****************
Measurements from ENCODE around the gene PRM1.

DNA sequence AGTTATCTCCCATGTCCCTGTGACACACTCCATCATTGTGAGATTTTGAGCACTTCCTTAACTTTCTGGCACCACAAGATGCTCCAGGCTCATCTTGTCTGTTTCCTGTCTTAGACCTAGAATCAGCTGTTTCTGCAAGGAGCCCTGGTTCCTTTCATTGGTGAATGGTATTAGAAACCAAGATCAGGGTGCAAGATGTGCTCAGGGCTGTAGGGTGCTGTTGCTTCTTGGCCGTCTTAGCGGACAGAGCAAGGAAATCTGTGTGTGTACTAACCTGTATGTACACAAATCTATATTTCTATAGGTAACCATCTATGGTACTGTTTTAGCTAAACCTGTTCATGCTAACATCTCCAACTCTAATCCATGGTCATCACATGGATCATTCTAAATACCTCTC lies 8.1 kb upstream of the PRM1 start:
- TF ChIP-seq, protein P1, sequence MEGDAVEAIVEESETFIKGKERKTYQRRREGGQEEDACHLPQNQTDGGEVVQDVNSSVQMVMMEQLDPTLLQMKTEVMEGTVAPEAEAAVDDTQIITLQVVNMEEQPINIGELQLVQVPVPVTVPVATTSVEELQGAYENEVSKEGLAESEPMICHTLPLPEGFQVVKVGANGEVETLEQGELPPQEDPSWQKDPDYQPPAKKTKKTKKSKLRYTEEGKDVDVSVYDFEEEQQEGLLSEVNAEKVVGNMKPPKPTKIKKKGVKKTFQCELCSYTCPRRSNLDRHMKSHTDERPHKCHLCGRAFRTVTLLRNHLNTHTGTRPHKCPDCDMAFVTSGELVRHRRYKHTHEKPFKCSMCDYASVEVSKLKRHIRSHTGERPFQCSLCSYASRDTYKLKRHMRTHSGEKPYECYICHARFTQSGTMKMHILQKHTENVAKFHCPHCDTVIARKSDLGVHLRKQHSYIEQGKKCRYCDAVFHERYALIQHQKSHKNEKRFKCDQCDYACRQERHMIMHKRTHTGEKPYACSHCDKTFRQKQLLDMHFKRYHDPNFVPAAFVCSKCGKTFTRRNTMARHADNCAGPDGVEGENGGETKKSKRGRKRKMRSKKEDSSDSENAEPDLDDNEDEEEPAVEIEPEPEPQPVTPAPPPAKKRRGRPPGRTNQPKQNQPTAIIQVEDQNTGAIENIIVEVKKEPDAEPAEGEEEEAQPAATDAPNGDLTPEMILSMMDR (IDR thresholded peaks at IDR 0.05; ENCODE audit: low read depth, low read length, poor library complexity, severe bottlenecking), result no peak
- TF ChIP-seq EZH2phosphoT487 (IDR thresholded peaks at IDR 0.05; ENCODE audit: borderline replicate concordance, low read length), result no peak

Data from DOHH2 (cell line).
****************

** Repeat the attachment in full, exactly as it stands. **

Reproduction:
Measurements from ENCODE around the gene PRM1.

DNA sequence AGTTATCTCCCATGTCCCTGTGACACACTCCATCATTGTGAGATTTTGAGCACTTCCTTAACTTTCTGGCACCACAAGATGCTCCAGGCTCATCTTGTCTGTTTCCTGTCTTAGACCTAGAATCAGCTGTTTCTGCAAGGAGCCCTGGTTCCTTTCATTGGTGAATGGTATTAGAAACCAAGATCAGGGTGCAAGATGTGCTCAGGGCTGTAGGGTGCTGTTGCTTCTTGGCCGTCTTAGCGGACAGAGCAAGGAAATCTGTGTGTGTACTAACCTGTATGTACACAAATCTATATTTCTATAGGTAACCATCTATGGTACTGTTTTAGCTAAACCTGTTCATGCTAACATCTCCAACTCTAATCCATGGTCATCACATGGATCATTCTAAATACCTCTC lies 8.1 kb upstream of the PRM1 start:
- TF ChIP-seq, protein P1, sequence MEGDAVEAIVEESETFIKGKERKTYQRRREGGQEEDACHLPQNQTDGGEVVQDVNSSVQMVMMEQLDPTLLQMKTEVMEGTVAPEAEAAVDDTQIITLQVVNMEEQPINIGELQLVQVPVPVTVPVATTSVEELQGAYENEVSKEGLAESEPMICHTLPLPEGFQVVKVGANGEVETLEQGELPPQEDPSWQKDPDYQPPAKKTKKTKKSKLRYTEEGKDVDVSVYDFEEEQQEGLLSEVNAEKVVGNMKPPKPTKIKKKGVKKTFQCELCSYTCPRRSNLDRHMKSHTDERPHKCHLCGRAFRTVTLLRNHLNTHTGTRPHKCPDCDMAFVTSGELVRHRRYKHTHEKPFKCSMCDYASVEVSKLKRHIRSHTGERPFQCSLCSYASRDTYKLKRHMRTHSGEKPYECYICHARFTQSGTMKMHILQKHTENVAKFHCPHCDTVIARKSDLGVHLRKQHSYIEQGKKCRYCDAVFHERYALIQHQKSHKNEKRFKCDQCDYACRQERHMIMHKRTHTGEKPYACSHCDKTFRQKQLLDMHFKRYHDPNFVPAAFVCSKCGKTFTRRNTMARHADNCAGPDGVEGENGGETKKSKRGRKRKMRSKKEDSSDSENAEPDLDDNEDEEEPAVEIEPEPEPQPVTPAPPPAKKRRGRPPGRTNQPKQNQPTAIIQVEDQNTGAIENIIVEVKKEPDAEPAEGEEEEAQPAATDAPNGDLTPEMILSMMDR (IDR thresholded peaks at IDR 0.05; ENCODE audit: low read depth, low read length, poor library complexity, severe bottlenecking), result no peak
- TF ChIP-seq EZH2phosphoT487 (IDR thresholded peaks at IDR 0.05; ENCODE audit: borderline replicate concordance, low read length), result no peak

Data from DOHH2 (cell line).